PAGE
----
Consistency, but no drama, in the women's tournament

Geno Auriemma has presided over a women's basketball dynasty at Connecticut. (Elizabeth Robertson/Staff Photographer)

This is what women's college basketball should be all about: Connecticut's sublime senior forward, Maya Moore, rising up to take the jump shot that gave her 3,000 career points. With the Final Four on the line, no less.

Unfortunately, the game is also about the scoreboard, which showed Moore's jumper gave Connecticut a 69-35 lead over helplessly overmatched second-seeded Duke on Tuesday night. A handful of Connecticut fans in the half-full Liacouras Center realized what had happened and reacted accordingly.

Connecticut very likely will go on to win its third national championship in a row next week in Indianapolis. The Huskies have lost exactly one game in the last three seasons, a 71-59 decision at Stanford on Dec. 30. Stanford will be in Indy, too, but a UConn three-peat seems inevitable.

The only suspense in this regional final was whether Moore would reach 3,000 points and whether the Huskies would score twice as many points as Duke. She did. They didn't, settling for a 75-40 pounding that was as painful to watch as it must have been for Duke to play.

The women's tournament serves as a kind of control group for those who think the men's bracket has become too upset-heavy to be a true championship tournament. If you don't like seeing Butler and Virginia Commonwealth in the men's Final Four, then the reliable Goliaths of the women's game are the alternative.

All four No. 1 seeds and three No. 2 seeds reached the women's Elite Eight. Only 11th-seeded Gonzaga, which had 31 wins, crashed the party - and was punished by top seed Stanford, 80-63. The average margin of victory in the first three quarterfinals was 24 points.

It was considered a major upset when No. 2 seed Notre Dame beat top seed Tennessee on Monday.

That's what Duke coach Joanne P. McCallie was talking about when she got bristly with the media Monday afternoon (apparently the P is for Pugnacious).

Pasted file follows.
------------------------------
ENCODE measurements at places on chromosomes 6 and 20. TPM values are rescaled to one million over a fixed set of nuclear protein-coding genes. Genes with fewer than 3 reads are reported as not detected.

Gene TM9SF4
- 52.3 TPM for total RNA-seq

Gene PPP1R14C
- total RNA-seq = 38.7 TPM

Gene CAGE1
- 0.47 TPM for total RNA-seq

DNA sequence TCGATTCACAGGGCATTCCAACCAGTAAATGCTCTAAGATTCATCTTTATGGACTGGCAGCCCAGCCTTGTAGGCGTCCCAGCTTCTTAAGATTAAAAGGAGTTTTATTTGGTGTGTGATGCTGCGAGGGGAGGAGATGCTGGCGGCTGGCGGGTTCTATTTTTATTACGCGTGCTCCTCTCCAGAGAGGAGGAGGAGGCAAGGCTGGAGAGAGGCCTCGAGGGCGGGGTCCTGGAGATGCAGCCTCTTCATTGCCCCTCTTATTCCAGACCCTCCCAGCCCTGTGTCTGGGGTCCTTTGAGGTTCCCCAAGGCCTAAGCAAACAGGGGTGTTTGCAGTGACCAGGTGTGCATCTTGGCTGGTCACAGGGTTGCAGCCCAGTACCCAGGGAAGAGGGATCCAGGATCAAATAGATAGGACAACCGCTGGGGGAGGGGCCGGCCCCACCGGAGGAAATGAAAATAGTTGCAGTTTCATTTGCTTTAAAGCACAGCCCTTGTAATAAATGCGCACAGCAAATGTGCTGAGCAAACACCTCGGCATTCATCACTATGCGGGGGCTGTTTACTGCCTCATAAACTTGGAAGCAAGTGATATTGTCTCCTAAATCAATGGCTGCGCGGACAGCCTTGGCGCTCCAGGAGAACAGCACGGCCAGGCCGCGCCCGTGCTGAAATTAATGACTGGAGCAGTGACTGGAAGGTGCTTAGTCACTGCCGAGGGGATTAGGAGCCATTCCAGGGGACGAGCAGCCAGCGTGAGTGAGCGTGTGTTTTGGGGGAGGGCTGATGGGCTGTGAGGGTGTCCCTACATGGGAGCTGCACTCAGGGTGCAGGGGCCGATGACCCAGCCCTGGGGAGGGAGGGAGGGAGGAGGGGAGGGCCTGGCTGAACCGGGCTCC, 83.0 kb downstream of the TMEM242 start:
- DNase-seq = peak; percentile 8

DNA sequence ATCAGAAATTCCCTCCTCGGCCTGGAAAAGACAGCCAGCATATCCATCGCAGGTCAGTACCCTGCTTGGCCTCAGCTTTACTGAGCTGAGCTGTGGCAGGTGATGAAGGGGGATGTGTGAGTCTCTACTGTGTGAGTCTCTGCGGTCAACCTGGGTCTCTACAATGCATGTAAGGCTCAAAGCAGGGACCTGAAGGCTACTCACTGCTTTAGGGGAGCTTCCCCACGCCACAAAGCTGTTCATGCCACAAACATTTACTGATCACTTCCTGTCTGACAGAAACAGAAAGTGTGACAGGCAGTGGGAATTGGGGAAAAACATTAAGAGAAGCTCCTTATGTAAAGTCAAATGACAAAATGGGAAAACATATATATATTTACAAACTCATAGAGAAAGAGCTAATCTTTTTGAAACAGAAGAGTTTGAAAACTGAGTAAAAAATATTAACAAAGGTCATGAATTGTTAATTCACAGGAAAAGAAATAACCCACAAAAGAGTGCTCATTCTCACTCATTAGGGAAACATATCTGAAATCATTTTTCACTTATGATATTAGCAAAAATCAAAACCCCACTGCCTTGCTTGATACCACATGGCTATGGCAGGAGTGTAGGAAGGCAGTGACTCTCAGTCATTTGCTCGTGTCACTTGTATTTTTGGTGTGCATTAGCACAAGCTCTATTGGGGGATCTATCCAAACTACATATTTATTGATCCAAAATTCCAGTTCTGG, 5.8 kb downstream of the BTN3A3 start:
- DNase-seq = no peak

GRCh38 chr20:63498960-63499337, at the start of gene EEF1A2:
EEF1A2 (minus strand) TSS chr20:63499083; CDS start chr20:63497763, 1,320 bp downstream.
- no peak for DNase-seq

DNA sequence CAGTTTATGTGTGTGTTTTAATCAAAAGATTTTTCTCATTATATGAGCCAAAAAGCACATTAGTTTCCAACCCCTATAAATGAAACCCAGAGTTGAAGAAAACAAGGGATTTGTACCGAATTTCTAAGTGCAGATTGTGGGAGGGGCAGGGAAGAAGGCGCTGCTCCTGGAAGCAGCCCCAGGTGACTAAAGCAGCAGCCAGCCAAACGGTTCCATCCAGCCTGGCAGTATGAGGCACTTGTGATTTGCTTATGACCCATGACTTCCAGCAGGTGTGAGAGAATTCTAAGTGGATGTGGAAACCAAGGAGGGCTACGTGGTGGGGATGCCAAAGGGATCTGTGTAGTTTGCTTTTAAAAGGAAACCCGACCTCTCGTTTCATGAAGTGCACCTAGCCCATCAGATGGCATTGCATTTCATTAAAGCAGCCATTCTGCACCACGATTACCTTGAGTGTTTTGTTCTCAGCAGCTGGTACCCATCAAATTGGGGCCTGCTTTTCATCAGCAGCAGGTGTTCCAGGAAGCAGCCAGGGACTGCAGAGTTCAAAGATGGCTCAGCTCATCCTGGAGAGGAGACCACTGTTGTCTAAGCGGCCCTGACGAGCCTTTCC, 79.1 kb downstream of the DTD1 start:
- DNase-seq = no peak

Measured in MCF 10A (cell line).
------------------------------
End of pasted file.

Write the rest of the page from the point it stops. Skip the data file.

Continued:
"We have the whole Connecticut-Tennessee thing," McCallie said. "Everyone knows that everyone wants Tennessee and Connecticut in the semifinals and they're just crossing their fingers for that to happen. Is that what it is?"

Well, no. Speaking as someone who enjoys the drama and unpredictability of the men's tournament - and who naturally roots for the team in visitors' uniforms in every game - it would be a better story all around if Connecticut, Tennessee, and a handful of other programs weren't so dominant.

For the short term, maybe it's better for TV ratings if those steady draws are in the Final Four. But for the women's game to grow the way everyone from McCallie to Geno Auriemma to Pat Summitt to Doris Burke would prefer, some parity and dramatics would be much better. It is better for everyone not wearing Volunteers orange that Notre Dame will take Tennessee's place in the Final Four next week.

McCallie's point seemed to be that VCU is a "natural" story rather than the contrived Auriemma-Summitt rivalry (which is tired and maybe dated, but hardly contrived). Her argument would be better if her team hadn't fallen apart.

"Frankly," McCallie said, "offensively, we were just horrible."

It's simple. If McCallie wants to change the way the women's game is perceived and covered, beat Goliath. The gentleman who coaches the men at her school seems to do OK with the resources at his disposal.

But there is no men's coach who could dominate the way Auriemma does in the women's game, just as no men's coach will ever dominate the way John Wooden once did at UCLA. The sport has evolved too much. There is too much money being spread around to too many conferences.

Auriemma is a great coach with the advantage of a huge head start on all but one or two of his peers. He has built a women's program that is as self-perpetuating now as the best men's programs - Duke, North Carolina, Kentucky, and, yes, UConn among them. Kerry Bascom to Rebecca Lobo to Kara Walters to Shea Ralph to Sue Bird to Diana Taurasi to Moore makes for a pretty strong lineage.

When Auriemma coaches the U.S. women next year in the London Olympics, the team easily could win a gold medal with only UConn alums.

"They all had it," Auriemma said. "Maya hides it. Diana showed it every day. They believe they're the best player on the court."

Because they all were. That lineage allowed Auriemma to top Summitt in recent years. Stunningly, the current UConn seniors have never played Tennessee.

"I can't say I missed it," Moore said, "because I was never part of that basketball history."

So it was almost inevitable UConn would cruise past a 32-win Duke team and return to the Final Four. If it is surprising Tennessee won't be there for the reunion, well, that's a different story. It's also a better story.


Follow columnist Phil Sheridan on Twitter at

Read his blog at http:// or his recent columns at